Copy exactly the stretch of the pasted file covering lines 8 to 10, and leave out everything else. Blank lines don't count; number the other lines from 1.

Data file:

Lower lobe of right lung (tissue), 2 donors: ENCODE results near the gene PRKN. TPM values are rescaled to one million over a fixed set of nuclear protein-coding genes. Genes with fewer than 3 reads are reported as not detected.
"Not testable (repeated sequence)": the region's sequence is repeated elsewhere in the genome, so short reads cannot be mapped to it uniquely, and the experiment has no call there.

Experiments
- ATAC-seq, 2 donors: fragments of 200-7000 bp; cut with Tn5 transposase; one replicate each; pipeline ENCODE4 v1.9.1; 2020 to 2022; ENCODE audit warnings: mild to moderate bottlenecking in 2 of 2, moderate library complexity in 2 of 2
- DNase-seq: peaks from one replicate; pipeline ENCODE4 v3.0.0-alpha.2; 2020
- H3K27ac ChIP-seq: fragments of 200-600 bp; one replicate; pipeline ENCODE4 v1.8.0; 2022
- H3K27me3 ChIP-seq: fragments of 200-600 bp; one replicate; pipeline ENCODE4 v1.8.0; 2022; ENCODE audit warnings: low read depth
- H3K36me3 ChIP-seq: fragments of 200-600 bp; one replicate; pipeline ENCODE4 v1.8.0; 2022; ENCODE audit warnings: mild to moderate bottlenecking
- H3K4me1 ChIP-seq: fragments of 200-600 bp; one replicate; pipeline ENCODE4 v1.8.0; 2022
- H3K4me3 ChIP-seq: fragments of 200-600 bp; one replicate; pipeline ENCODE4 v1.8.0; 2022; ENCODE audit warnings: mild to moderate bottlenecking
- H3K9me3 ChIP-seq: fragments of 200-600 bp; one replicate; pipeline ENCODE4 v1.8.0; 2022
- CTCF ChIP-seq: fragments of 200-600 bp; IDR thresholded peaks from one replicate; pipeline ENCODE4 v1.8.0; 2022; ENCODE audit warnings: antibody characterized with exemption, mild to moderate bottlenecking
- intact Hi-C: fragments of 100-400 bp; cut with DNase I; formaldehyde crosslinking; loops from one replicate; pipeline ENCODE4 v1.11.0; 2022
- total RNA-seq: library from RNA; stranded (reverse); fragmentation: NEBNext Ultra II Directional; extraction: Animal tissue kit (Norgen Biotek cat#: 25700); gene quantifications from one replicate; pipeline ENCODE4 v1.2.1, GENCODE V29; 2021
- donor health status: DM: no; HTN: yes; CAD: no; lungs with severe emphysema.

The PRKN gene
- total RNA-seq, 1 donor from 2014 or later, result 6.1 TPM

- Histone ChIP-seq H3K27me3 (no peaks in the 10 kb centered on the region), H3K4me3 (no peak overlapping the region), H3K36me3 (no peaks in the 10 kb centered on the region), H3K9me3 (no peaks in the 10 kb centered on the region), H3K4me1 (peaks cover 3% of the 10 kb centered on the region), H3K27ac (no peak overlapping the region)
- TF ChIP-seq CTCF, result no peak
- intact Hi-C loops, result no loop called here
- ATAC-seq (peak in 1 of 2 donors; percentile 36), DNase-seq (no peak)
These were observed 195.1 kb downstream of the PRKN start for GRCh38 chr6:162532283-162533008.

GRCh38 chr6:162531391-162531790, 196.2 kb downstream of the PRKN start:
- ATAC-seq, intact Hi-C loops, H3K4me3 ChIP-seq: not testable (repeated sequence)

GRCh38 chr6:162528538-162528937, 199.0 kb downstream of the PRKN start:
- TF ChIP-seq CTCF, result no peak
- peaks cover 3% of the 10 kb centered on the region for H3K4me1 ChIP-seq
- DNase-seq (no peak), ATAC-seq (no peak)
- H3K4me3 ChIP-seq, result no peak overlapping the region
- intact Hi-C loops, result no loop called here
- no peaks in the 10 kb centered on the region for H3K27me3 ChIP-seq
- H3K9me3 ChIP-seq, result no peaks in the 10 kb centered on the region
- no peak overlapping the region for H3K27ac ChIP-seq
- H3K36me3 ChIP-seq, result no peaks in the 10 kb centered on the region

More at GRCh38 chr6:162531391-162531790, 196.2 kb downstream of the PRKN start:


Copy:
- H3K36me3 ChIP-seq: fragments of 200-600 bp; one replicate; pipeline ENCODE4 v1.8.0; 2022; ENCODE audit warnings: mild to moderate bottlenecking
- H3K4me1 ChIP-seq: fragments of 200-600 bp; one replicate; pipeline ENCODE4 v1.8.0; 2022
- H3K4me3 ChIP-seq: fragments of 200-600 bp; one replicate; pipeline ENCODE4 v1.8.0; 2022; ENCODE audit warnings: mild to moderate bottlenecking